Celebrated: in the United States, since 1936
The first headline I saw this morning was that the death toll of U.S. troops in Afghanistan has reached 2,000. It's a bad number, but it's just a number. Too many people will see that headline without stopping to think about the effect of those 2,000 deaths on 2,000 families: mothers, fathers, spouses, children, a number that quickly gets too high to count.
American Gold Star Mothers society was founded in 1928 through the efforts of Grace Darling Seibold, whose son George was shot down over France in 1918. That year (1918), President Woodrow Wilson endorsed the practice of replacing traditional mourning attire for war-bereaved families with a black band adorned by a gold star for every family member killed in action. Almost every American family would have been wearing some indicator of mourning in 1918, not only because of the war but also because of the flu pandemic, which killed 43,000 soldiers by itself. Since its founding in 1928, the American Gold Star Mothers have expanded their membership to include the mothers of soldiers killed in the Second World War, Korea, Vietnam, Iraq, Afghanistan and countless other military operations.
Once upon a time, and not so long ago, everyone in the United States knew what a gold star meant. In the 39 years since the end of the draft, our nation's defense has become something that involves only a small group of Americans, and it's become much too easy for the rest of the country to ignore it. The occasional rally or halftime show "for the troops" is almost worse than pointless; it lets people feel good about "supporting the troops" without doing anything that requires effort.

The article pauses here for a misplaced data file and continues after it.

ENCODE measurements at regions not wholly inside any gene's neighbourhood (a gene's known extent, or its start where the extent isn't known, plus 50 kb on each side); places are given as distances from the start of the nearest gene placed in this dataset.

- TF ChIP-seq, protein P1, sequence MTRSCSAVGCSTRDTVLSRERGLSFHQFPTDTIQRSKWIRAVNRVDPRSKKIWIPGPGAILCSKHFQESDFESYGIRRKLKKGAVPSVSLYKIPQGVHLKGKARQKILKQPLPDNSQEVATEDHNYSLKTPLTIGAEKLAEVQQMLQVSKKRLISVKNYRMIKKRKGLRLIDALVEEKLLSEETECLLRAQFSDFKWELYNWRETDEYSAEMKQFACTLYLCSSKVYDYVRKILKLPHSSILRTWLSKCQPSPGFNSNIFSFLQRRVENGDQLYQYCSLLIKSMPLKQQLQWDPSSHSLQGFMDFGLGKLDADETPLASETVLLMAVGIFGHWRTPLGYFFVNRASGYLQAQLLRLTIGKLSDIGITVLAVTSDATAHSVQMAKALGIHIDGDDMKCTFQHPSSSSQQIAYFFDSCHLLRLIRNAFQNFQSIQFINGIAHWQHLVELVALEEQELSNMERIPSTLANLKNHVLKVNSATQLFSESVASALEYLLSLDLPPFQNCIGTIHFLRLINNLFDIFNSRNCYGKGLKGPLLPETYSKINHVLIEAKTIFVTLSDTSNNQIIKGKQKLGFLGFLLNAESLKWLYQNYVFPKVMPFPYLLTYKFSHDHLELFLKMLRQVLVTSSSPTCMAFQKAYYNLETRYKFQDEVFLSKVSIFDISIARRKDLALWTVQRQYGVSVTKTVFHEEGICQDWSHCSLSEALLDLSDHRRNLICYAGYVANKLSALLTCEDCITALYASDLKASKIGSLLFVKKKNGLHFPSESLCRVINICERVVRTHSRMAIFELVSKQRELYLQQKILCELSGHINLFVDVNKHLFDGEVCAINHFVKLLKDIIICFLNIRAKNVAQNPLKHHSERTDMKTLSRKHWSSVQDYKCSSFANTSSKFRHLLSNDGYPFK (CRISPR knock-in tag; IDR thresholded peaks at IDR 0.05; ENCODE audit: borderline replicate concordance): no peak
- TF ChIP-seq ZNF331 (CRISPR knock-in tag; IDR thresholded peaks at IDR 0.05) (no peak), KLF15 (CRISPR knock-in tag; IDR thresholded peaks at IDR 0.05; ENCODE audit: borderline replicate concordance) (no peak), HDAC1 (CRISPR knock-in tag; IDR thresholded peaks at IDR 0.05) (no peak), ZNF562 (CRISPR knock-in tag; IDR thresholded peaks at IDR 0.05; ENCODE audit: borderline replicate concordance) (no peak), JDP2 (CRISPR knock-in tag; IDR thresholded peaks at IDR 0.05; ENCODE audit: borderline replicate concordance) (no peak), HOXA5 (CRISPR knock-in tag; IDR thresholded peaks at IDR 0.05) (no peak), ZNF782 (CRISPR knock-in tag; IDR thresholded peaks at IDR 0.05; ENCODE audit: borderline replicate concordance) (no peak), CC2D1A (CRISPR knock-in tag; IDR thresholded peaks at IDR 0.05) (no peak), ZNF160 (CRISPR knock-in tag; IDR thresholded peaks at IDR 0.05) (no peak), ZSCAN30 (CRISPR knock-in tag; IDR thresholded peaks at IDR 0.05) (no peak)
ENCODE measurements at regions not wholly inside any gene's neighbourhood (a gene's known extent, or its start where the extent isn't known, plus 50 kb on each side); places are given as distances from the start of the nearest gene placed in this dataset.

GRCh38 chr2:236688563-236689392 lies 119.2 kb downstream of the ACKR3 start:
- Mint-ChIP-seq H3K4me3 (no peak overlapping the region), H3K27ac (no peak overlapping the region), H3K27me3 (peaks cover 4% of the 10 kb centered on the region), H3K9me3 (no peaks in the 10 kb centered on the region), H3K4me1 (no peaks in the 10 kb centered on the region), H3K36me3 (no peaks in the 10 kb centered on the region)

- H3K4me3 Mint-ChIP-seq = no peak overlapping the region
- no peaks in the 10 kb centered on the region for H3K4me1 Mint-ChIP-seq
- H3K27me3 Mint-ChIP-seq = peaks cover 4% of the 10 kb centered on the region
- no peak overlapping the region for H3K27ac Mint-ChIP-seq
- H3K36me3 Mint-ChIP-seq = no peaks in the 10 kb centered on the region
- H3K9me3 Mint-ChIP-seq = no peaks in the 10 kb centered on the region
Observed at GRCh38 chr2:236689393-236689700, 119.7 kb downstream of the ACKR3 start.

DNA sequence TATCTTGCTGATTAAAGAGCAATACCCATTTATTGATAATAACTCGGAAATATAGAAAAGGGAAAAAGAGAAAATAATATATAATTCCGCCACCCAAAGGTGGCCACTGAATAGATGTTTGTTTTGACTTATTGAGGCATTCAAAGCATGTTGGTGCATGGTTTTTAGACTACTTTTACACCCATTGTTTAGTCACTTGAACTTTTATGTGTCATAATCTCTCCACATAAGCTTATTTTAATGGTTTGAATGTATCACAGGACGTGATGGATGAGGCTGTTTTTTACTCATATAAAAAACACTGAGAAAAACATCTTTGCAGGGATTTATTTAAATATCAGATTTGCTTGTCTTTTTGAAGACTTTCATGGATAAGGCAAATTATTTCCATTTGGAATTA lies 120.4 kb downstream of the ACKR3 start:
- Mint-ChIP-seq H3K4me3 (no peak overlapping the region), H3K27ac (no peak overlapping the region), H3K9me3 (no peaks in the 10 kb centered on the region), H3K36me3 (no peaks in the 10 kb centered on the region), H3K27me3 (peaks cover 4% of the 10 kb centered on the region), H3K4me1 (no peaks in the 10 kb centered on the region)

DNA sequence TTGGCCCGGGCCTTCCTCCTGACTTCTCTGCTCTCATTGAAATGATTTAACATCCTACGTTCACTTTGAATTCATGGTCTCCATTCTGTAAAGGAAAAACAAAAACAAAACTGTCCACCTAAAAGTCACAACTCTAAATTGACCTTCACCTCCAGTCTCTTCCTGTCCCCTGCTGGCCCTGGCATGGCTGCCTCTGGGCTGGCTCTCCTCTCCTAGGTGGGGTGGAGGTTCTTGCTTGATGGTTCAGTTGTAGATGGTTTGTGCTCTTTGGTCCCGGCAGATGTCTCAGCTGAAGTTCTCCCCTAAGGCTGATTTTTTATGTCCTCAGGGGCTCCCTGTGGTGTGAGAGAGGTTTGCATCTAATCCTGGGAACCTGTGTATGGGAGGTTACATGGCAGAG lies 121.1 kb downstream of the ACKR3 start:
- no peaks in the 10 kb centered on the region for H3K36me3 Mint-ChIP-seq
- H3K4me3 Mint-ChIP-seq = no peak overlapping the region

If I sound sharp about this, it's because I feel sharp. My father was a career Naval officer, and continues to serve (at 70) as an ordinary seaman with the Military Sealift Command. My nephew serves in the Air Force, and I have cousins in the Coast Guard and the Navy. We are a military family, and yet when my own son was thinking about a military career a few years ago, I couldn't help feeling dismayed. Who wants any child to choose a job that deliberately puts him or her in harm's way? It is an impossibly complex tangle of emotions: pride, fear, anxiety and even a little anger — because the responsibility for our nation's defense is not equally shared.
The military has always been one of our society's few true avenues of social and economic mobility, and possibly the only true American meritocracy. But here in Maine, at the northern end of Appalachia, I see that our system
allows the wealthiest segments of our society to outsource our national
defense to the economically disadvantaged. And that makes me angry.
Incredibly, the effects of bereavement on military families are only now being studied. The first major scientific study is now underway here, conducted by the Uniformed Services University of the Health Sciences. The study looks specifically at the effects of loss on military families who have lost members since September 11, 2001; if you're a member of one of those families, see about participating in the study here.
And if you see a woman wearing a gold star, stop to say hello. Ask about her son or daughter. Say how sorry you are for her loss, and ask if you can do anything to help. Don't forget to say thank you.